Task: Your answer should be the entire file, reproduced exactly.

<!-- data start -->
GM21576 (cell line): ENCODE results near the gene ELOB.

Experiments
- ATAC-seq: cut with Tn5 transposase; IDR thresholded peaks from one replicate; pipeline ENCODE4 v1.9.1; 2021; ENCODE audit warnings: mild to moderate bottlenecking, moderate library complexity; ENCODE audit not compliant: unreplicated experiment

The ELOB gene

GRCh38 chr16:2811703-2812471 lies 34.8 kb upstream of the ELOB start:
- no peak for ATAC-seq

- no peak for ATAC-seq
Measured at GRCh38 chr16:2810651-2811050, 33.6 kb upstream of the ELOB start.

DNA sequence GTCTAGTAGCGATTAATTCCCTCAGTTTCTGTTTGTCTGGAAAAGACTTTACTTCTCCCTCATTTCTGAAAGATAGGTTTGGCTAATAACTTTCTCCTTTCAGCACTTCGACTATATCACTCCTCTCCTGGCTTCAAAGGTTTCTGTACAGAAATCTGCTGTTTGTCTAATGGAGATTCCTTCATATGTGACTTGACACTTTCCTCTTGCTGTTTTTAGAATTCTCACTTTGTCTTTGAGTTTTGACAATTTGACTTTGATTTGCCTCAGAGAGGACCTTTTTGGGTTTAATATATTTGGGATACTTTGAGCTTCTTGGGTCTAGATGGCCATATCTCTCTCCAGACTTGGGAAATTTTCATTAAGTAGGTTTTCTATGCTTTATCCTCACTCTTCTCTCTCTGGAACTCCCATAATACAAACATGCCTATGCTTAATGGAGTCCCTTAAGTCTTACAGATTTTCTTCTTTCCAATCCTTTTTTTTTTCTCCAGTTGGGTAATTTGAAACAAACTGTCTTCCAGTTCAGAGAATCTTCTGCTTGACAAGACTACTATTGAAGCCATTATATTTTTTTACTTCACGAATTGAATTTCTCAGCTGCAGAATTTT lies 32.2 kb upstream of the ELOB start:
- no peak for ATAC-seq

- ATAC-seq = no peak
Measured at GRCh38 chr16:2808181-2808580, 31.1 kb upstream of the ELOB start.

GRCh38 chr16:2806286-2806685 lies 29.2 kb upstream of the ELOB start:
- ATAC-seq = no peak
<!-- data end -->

GM21576 (cell line): ENCODE results near the gene ELOB.

Experiments
- ATAC-seq: cut with Tn5 transposase; IDR thresholded peaks from one replicate; pipeline ENCODE4 v1.9.1; 2021; ENCODE audit warnings: mild to moderate bottlenecking, moderate library complexity; ENCODE audit not compliant: unreplicated experiment

The ELOB gene

GRCh38 chr16:2811703-2812471 lies 34.8 kb upstream of the ELOB start:
- no peak for ATAC-seq

- no peak for ATAC-seq
Measured at GRCh38 chr16:2810651-2811050, 33.6 kb upstream of the ELOB start.

DNA sequence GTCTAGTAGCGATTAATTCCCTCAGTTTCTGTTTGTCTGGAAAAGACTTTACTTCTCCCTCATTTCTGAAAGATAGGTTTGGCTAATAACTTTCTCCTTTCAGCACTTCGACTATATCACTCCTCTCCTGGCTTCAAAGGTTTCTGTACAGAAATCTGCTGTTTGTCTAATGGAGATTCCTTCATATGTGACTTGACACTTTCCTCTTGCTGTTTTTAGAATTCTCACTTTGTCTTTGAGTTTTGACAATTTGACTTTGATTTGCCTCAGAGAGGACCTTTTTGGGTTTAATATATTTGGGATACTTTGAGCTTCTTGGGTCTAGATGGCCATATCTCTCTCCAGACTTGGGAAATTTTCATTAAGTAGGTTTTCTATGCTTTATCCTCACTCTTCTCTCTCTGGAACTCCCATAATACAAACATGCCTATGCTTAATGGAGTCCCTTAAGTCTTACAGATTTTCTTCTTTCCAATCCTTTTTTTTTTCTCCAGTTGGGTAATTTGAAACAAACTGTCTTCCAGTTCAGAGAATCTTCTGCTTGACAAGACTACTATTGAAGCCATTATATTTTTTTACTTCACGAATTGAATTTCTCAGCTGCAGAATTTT lies 32.2 kb upstream of the ELOB start:
- no peak for ATAC-seq

- ATAC-seq = no peak
Measured at GRCh38 chr16:2808181-2808580, 31.1 kb upstream of the ELOB start.

GRCh38 chr16:2806286-2806685 lies 29.2 kb upstream of the ELOB start:
- ATAC-seq = no peak